The Importance of Prayer in Islam and Christianity

In April 2016 we held a meeting of Christians and Muslims to reflect on our prayer lives, to look at the similarities and differences in how, when and why we pray. The meeting, which took place at The Institute for Leadership and Community Development,  had four speakers two Christian and two Muslim and about 40 people of both faiths were there to listen but particularly to discuss what prayer meant to them. The speakers came from different traditions within Christianity and Islam and presented their own perspective around the questions of how they pray, why do they pray and what happens when they pray? Much of the evening was spent with small groups of Christians and Muslims talking together about those questions?
What came out during the evening was, perhaps not surprisingly, that there was much similarity between our attitudes towards prayer. I found it particularly interesting to see how much passion there was when people talked about their own prayer lives. The sense was that there was something very deep and profound happening for both Christians and Muslims when they pray;  this is not just ritual, not just out ‘going through the motions’ or performing a task, this was a deep spiritual connection.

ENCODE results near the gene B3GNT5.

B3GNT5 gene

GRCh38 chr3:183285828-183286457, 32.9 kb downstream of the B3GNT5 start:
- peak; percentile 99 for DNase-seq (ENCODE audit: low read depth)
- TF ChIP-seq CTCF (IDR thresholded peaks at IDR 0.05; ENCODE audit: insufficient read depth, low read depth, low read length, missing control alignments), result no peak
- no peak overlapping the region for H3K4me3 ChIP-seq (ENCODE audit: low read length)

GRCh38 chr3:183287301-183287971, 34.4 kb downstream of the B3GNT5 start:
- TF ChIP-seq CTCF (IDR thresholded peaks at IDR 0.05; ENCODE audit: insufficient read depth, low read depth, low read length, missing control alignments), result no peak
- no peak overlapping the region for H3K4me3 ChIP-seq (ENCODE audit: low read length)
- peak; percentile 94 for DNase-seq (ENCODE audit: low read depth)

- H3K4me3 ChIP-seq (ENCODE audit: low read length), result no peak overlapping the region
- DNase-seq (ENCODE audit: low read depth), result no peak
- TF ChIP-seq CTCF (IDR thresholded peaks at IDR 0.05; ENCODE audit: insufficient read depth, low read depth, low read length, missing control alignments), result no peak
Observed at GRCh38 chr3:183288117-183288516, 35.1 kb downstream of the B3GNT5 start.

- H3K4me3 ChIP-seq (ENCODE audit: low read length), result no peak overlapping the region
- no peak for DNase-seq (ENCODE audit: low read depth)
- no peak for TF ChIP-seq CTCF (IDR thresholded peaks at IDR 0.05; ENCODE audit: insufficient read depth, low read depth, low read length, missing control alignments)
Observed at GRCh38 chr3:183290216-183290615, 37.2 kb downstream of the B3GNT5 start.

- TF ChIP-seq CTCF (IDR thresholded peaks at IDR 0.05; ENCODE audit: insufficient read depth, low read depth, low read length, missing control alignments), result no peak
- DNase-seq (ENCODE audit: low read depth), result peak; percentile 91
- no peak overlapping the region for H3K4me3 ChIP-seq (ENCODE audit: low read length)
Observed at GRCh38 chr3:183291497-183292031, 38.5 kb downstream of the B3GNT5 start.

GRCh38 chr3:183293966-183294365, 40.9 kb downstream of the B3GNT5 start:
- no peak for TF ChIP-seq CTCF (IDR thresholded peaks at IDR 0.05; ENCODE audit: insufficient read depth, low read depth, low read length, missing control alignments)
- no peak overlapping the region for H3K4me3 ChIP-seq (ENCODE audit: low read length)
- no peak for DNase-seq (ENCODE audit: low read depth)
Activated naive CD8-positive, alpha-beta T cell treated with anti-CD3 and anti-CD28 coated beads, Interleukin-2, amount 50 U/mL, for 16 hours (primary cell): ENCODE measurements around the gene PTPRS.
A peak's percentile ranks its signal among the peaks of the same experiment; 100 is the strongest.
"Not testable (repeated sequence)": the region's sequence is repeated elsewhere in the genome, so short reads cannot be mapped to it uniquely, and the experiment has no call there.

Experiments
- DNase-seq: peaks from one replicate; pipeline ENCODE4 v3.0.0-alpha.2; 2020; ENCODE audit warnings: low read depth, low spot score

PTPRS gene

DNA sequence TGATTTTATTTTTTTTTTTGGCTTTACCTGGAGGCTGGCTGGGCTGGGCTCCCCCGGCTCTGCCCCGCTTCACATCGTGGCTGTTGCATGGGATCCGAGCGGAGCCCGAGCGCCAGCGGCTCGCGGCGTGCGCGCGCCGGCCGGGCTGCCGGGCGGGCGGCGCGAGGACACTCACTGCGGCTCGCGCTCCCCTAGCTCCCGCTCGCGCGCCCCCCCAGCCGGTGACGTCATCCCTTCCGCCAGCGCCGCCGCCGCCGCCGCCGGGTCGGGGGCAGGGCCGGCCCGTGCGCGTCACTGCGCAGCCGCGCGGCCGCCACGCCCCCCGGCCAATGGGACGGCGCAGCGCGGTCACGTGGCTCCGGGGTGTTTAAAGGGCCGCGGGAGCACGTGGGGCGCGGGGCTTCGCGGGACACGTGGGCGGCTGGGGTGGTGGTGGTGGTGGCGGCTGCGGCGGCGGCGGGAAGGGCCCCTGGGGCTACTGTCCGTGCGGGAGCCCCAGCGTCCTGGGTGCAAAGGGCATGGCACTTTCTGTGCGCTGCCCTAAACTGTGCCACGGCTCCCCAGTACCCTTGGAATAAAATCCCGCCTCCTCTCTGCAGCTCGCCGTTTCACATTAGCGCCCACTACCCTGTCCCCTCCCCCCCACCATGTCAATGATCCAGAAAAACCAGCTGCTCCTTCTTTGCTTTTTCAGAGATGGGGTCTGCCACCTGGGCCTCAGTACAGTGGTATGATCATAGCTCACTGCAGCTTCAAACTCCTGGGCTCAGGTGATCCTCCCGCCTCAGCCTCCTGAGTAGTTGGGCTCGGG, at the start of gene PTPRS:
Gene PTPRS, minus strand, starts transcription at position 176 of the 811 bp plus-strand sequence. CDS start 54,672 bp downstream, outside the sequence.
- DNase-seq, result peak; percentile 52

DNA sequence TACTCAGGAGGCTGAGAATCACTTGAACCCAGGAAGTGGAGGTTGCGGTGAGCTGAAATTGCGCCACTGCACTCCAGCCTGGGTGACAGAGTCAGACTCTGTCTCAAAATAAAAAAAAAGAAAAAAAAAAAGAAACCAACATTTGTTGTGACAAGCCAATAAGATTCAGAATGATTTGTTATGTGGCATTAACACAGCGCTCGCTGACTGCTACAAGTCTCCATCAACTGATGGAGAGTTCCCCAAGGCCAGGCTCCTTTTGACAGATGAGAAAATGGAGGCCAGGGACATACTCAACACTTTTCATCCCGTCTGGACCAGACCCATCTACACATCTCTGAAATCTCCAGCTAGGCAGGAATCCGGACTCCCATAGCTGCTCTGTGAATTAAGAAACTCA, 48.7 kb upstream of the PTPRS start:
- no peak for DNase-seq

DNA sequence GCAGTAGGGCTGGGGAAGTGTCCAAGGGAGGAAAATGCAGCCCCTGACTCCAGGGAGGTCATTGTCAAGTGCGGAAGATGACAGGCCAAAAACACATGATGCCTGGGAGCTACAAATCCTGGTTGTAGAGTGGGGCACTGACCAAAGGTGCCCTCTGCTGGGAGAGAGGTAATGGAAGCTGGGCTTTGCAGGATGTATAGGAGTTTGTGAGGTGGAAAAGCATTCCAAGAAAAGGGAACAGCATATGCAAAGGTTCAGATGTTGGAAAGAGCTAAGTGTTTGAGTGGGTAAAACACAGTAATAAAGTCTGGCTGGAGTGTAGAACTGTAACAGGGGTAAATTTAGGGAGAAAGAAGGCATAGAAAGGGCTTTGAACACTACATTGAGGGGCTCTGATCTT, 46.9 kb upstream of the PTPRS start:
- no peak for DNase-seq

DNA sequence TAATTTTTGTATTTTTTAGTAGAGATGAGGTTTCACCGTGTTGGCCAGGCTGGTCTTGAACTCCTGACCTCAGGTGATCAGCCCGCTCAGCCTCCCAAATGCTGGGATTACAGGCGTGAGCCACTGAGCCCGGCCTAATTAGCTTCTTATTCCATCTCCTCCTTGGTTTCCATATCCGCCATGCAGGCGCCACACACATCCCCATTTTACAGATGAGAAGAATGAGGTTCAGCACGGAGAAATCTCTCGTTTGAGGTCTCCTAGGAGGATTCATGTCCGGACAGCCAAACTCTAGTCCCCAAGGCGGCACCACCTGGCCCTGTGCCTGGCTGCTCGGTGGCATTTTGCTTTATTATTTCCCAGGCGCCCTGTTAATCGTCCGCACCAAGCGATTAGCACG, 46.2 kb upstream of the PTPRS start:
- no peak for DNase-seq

Shaykha Safia Shahid spoke about the five daily times of prayer for Muslims, something that non-Muslims can often see, and perhaps dismiss, as mere ritual yet when she spoke there was such passion about what that meant for her daily life. She explained how it constantly reconnected her with Allah, how through those prayer times she was aware of his presence in her life day by day it was a very moving and powerful speech. Nicky Tapper spoke from her Pentecostal tradition and talked about her prayer life again with passion, hers was a much more informal expression of prayer one that can bubble over into all of her life. There was no set rhythm or patterns, no particular prayer books, and yet just as deeply felt compassion that is the more ritualised prayer that we heard about from Safia. In the groups we found this similar passion, this same deep yearning for a spiritual life that came through the pattern and ritual of prayer, but also the informal crying out to God our heartfelt needs.